Racing isn't as easy as it seems, says Aric Almirola
People underestimate what we do in the race cars. I always tell them, if you want to get a good idea of what I'm doing, picture me driving down the freeway at 70 miles an hour on cruise control. Anyone can do that, right? When you arrive at one of these circular exit ramps, imagine leaving your car on cruise control at 70 miles per hour and exiting the exit ramp. As you drive around the exit ramp, your whole body is tense, you need a firm grip on the steering wheel, and you'll likely be holding your breath. As racers we do exactly that, but we do it on a hot summer day with the heater on and you're wearing long johns with flannel pajamas - that's what we experience in the race car.
We are wearing mex fireproof underwear under a three-layer fireproof suit and the temperature in the car is 130 degrees in the middle of summer. What we do is very physical. It's not like we take a 500-mile drive from city to city, stopping to use the bathroom while listening to music with the air conditioner on. People underestimate how physical what we do is.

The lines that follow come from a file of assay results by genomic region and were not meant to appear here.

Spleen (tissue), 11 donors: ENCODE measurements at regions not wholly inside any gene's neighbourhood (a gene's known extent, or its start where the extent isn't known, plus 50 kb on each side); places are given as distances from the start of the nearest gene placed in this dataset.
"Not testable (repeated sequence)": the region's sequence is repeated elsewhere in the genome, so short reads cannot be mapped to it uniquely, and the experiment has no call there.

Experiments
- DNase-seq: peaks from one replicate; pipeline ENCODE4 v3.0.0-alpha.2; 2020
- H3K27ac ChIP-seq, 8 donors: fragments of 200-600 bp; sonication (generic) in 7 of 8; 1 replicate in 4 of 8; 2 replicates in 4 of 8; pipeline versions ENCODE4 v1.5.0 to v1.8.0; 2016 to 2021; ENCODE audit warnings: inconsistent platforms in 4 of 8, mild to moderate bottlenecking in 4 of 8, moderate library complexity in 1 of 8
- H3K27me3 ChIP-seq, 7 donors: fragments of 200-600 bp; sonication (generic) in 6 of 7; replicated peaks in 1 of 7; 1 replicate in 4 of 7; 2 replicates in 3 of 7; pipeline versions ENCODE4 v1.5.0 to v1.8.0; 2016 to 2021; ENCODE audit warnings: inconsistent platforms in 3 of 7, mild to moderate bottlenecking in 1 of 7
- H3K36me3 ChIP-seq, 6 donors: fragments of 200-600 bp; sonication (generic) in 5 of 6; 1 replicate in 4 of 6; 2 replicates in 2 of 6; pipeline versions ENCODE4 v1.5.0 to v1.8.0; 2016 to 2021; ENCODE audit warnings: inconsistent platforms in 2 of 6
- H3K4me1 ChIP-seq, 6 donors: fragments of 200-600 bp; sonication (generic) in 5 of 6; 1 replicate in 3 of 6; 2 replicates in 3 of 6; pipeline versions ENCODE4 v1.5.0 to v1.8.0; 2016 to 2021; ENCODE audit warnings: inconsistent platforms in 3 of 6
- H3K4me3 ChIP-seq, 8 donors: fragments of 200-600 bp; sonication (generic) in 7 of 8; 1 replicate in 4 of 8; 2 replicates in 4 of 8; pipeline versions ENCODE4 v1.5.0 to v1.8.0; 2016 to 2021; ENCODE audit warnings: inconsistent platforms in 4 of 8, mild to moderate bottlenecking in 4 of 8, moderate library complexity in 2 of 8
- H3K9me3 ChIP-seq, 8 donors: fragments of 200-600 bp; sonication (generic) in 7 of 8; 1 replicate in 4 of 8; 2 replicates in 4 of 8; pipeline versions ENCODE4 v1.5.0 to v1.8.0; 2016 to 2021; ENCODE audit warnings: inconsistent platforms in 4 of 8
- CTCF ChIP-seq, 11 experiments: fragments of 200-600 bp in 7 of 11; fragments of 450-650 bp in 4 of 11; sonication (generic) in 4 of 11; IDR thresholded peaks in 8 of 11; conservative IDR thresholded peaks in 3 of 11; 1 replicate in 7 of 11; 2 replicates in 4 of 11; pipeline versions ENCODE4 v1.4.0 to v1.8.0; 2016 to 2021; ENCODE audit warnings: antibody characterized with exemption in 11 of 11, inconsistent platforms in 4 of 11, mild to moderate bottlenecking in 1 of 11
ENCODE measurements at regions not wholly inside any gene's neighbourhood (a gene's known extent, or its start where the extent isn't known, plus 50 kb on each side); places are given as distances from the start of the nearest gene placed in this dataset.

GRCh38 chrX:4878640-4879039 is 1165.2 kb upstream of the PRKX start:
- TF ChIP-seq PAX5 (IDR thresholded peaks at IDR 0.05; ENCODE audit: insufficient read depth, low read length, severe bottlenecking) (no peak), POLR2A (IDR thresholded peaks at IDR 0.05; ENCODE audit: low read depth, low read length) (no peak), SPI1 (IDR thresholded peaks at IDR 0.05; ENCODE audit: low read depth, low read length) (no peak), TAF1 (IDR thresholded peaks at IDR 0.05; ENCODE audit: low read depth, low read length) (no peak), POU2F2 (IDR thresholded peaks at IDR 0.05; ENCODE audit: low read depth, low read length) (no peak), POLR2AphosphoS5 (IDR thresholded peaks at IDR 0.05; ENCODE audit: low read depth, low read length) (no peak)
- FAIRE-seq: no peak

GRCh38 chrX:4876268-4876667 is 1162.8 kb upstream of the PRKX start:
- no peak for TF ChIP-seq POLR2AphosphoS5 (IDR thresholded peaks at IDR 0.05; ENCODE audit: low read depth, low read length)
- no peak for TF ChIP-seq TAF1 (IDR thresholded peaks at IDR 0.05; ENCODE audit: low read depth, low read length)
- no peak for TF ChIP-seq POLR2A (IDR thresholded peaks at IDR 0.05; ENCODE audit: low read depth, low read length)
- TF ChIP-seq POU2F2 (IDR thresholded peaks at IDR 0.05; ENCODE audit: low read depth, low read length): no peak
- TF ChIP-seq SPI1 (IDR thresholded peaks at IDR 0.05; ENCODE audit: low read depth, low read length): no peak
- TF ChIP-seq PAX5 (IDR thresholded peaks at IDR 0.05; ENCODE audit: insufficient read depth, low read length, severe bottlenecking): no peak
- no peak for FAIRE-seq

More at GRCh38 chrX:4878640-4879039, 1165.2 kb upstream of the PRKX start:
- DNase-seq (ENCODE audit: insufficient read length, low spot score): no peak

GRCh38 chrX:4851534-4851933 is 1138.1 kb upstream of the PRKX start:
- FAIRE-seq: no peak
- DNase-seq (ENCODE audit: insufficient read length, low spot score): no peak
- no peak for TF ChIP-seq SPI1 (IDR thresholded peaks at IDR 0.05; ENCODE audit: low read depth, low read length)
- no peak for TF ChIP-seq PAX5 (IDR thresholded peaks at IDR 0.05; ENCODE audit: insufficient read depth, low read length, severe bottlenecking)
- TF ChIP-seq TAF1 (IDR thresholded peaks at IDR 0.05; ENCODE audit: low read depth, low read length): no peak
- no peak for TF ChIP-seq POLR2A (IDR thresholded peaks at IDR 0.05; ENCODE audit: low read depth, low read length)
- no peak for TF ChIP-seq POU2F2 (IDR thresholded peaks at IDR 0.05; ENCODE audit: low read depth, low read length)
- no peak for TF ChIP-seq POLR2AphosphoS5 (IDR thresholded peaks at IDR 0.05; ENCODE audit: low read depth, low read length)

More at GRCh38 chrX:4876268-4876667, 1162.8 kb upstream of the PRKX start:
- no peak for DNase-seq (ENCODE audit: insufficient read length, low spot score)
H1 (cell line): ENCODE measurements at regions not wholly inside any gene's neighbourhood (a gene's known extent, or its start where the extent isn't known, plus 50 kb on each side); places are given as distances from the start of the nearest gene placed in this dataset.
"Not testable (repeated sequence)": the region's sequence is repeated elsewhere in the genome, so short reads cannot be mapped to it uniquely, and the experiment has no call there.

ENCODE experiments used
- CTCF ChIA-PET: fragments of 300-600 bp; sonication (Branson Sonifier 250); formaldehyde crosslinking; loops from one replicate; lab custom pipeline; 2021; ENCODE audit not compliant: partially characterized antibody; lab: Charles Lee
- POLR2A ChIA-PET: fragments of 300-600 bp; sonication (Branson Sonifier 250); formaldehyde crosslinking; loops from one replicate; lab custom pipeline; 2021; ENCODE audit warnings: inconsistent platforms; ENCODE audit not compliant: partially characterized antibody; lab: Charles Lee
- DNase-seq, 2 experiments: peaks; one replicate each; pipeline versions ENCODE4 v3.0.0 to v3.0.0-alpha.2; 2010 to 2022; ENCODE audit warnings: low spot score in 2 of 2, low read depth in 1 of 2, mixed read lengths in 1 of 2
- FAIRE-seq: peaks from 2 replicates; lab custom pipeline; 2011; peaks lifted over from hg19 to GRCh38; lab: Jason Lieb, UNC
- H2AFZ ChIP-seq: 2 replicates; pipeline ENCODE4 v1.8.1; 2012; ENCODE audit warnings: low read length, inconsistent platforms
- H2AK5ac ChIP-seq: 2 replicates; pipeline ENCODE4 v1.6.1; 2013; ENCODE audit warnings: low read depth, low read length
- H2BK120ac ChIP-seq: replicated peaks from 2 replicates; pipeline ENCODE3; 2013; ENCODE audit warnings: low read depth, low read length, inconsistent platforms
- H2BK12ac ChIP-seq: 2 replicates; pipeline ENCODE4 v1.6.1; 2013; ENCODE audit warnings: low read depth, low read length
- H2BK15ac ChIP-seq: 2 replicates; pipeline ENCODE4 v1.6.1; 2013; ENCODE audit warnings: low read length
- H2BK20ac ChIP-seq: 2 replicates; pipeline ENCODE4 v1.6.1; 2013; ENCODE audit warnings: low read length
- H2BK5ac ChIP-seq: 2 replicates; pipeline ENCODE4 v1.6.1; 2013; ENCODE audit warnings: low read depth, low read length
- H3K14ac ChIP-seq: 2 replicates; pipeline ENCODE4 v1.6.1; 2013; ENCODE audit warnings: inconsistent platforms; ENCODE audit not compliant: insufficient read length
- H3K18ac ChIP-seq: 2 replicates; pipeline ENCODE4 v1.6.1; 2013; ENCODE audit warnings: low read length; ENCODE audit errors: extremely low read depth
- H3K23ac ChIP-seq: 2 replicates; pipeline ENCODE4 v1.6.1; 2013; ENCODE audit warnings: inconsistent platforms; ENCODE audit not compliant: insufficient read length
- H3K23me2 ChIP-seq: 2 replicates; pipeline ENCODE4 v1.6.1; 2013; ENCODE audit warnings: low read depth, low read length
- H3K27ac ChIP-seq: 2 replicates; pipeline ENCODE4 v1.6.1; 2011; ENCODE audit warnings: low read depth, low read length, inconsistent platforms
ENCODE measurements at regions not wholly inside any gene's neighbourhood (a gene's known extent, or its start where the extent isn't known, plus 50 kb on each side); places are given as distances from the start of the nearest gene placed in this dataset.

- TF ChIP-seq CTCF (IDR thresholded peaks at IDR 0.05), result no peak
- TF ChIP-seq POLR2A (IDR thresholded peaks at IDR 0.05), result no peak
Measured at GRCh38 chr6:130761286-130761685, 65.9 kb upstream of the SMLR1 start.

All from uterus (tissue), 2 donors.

For Aric Almirola, training is a year-round commitment
I don't do that much strength training during the season because as a racer you want to be a little lighter because the car performs better with a lower center of gravity. Imagine a semi truck driving around that exit - it has to go much slower than a sports car because if it goes too fast it will tip over because the center of gravity is much higher. I weight train two days a week during the season and four days a week during the off-season. I do cardio at least four days a week. The beginning of the week is more about rest. Later in the week there's more high-intensity interval training (HIIT) and some long-distance, low-heart rate workouts.